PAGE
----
Tuesday, November 21, 2017
Business

New flood insurance rules have consequences for Florida's economy

RECOMMENDED READING


By any reasonable measure, paradise is worth the wait.

So when Colin and Joyce Elston discovered the Pinellas beaches while on vacation from Connecticut in the 1970s, they agreed they would bide their time.

There were three children to raise. And a job opportunity for an industrial scientist of Colin's expertise in Washington. Even a seven-year stopover in the mountains of Mexico where land was cheap and money could be saved.

Yet the Elstons never forgot about the place where the sun was bright and the water stretched beyond the horizon.

So in June, nearly 40 years after they first vacationed in Tampa Bay, the retirees bought a house in Treasure Island and settled in for what they assumed was forever.

Three months later, paradise was interrupted.

The Elstons had never heard of the Biggert-Waters Act passed by Congress in 2012. They had no idea it revamped the National Flood Insurance Program and was about to cause premiums to skyrocket in high-risk areas.

Two weeks ago they discovered the flood insurance they purchased for $1,750 will likely increase 500 to 600 percent in the blink of an eye.

They are waiting for a survey to determine their home's elevation level, but have been told to expect their premium to cost between $10,000 and $12,000.

"Coming here had always been our dream, and everything seemed to work out perfectly for this house,'' Colin said. "It was going to be a stretch for us, but we … knew this could work.

"Now, we don't know what we're going to do. The best we can hope for is bad news. If it turns out to be the worst, it will be impossible for us to live with.''

• • •

The aim behind the Biggert-Waters Act is laudable.

The execution is most certainly not.

Seeking ways to help the Federal Emergency Management Agency climb out from under an enormous deficit built up from storms like Hurricane Katrina, both houses of Congress agreed the federal government would no longer subsidize flood insurance. In other words, homes in high-risk areas would pay the full freight on their premiums.

In theory, this might make sense. In reality, this problem requires a far more nuanced approach.

Come Oct. 1, any business in a high-risk area will immediately lose its flood insurance subsidy. Any home sold after Oct. 1 will also lose its subsidy. And — to the horror of the Elstons — any home sold after Biggert-Waters passed last summer will lose its subsidy.

For everyone else in high-risk areas, it's more like a slow water torture. Their premiums will increase 20 percent every year until their policies are no longer subsidized.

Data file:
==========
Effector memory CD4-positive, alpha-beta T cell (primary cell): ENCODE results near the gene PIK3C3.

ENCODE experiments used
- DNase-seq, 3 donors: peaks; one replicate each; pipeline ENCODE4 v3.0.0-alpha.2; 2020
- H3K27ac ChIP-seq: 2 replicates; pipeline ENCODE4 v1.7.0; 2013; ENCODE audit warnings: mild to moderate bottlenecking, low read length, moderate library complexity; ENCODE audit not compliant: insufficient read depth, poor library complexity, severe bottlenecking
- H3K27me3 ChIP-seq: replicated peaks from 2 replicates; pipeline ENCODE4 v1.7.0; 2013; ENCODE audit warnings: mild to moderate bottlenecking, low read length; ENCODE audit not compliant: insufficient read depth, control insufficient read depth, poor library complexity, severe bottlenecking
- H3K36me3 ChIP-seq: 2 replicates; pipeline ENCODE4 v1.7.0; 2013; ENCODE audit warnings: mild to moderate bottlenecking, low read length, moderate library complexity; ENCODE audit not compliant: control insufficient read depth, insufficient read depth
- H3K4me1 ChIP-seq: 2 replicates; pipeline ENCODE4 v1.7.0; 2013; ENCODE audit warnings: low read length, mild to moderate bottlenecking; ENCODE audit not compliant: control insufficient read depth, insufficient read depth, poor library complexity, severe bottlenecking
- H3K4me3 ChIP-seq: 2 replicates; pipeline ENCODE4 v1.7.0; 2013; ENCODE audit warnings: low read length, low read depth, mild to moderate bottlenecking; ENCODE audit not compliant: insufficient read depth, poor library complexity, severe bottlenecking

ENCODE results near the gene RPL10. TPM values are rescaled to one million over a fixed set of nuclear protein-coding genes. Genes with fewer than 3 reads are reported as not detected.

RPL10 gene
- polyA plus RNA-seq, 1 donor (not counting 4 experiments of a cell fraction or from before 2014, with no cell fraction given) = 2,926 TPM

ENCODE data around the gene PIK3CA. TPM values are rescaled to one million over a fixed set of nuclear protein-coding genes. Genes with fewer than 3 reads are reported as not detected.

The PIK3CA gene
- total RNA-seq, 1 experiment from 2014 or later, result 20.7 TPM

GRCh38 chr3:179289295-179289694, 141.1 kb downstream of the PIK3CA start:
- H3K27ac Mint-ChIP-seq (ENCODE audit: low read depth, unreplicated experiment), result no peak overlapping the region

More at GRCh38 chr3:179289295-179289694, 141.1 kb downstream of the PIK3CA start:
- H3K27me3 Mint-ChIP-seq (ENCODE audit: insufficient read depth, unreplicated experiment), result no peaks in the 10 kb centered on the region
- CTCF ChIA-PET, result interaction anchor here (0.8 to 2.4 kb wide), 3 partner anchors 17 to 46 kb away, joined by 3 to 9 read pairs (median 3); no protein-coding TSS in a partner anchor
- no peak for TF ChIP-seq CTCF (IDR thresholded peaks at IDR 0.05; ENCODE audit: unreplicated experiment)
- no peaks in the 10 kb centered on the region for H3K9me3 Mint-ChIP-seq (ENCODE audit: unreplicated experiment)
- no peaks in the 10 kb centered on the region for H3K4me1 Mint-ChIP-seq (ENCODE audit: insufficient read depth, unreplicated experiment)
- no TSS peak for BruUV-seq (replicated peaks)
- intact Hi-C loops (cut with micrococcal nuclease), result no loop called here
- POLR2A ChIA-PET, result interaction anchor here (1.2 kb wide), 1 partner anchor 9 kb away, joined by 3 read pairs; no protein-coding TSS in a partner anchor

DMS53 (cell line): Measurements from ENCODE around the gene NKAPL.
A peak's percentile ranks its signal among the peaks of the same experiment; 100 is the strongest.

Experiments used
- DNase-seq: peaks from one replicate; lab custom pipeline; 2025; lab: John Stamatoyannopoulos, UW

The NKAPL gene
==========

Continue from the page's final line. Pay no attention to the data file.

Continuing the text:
Admittedly, there is a certain appeal to someone paying the true cost of their home's risk, as opposed to being bailed out by other taxpayers.

But that simplistic approach ignores some important truths.

No. 1, Congress has essentially changed the rules in the middle of a game. You can't provide subsidized insurance for decades, then pull the rug out from under people in a matter of months. That's sort of like telling a politician that campaign donations are simply bribes by another name, and so they will have to fund their own election bids starting in 2014. Not too realistic, huh?

No. 2, even if you are devoid of empathy, the ramifications of this law will impact Florida and other coastal states far beyond insurance premiums. The real estate market will take an enormous hit if high-risk homes become unsellable due to insurance rates. Property values will begin to drop, which will affect tax revenues.

It's easy to say that rich people on the beach should have seen this day coming, but what about families in modest inland homes that are in high flood zones? What about homes that have just been redrawn into flood zones by FEMA?

"There's a much bigger picture here,'' said Anita Ford, a St. Petersburg insurance agent. "It's not just, 'Gee you have a nice waterfront house, why don't you step up to the plate and pay what you owe?'

"We were told St. Pete has more parcels in high-risk zones than the top two beach communities combined. It's ludicrous to think this is just impacting a few rich people.''

• • •

So is there a solution?

Maybe not a perfect one, but there has to be something better than Biggert-Waters.

Getting rid of the retroactive home sales clause would be a start. And increasing the maximum deductible for high-risk homes so flood insurance essentially becomes catastrophic insurance is another idea.